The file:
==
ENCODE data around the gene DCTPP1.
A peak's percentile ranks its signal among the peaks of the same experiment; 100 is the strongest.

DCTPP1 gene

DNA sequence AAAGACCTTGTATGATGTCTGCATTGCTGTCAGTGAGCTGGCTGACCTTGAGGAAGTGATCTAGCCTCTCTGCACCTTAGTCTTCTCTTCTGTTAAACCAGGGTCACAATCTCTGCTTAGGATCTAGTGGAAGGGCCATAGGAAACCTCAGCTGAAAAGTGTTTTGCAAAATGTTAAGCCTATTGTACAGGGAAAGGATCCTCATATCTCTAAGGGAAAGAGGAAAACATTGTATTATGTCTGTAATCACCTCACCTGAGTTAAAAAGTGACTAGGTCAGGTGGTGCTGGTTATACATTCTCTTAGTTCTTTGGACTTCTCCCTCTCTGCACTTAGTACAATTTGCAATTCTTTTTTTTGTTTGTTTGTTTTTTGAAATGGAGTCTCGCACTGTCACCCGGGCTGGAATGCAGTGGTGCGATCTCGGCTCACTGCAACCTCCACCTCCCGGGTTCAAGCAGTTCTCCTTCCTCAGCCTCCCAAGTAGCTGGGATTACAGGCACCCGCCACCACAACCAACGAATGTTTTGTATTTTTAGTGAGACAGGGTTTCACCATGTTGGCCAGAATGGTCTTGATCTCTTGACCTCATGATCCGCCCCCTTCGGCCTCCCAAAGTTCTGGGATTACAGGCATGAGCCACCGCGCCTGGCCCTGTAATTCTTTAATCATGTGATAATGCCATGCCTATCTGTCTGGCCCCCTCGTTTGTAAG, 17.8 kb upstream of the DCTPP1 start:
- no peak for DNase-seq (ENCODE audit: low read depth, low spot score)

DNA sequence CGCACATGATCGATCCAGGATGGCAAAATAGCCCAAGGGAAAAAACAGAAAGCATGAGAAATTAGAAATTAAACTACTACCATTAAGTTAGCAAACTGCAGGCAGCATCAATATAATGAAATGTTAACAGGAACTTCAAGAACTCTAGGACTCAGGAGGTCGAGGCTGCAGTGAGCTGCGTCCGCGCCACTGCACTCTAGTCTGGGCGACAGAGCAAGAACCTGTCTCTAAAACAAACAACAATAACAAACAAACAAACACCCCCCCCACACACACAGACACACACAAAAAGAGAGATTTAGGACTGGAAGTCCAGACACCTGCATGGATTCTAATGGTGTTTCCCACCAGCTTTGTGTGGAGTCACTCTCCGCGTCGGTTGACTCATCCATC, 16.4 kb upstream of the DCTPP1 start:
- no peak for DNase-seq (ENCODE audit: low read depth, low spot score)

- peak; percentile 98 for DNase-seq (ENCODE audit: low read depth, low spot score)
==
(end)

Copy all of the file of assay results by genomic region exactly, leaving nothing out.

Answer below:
ENCODE data around the gene DCTPP1.
A peak's percentile ranks its signal among the peaks of the same experiment; 100 is the strongest.

DCTPP1 gene

DNA sequence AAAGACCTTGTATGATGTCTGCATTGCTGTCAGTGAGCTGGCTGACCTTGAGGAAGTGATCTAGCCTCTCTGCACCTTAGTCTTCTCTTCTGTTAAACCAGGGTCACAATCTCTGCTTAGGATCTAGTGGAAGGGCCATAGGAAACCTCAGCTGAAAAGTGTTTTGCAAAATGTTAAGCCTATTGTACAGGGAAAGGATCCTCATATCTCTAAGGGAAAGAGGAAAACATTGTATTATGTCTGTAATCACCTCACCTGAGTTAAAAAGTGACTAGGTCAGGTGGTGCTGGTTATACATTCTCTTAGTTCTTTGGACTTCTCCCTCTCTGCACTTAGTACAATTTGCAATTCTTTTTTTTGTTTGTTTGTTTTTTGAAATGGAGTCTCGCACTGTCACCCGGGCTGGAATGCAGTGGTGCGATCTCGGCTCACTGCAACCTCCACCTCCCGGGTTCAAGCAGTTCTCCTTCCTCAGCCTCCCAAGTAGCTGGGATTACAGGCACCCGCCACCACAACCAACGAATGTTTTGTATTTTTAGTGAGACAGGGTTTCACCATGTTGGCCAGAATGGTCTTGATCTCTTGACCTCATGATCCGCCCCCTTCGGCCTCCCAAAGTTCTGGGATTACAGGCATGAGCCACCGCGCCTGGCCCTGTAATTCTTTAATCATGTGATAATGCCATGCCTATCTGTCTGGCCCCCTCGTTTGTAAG, 17.8 kb upstream of the DCTPP1 start:
- no peak for DNase-seq (ENCODE audit: low read depth, low spot score)

DNA sequence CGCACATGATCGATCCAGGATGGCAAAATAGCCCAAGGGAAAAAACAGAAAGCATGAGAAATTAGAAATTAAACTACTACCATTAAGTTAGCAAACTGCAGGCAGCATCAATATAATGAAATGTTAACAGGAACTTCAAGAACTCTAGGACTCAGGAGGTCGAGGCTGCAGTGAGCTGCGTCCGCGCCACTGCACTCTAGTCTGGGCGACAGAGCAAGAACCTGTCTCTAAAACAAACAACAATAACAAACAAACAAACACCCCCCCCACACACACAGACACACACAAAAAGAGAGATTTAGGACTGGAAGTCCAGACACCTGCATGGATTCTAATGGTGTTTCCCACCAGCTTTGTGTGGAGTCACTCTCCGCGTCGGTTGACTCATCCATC, 16.4 kb upstream of the DCTPP1 start:
- no peak for DNase-seq (ENCODE audit: low read depth, low spot score)

- peak; percentile 98 for DNase-seq (ENCODE audit: low read depth, low spot score)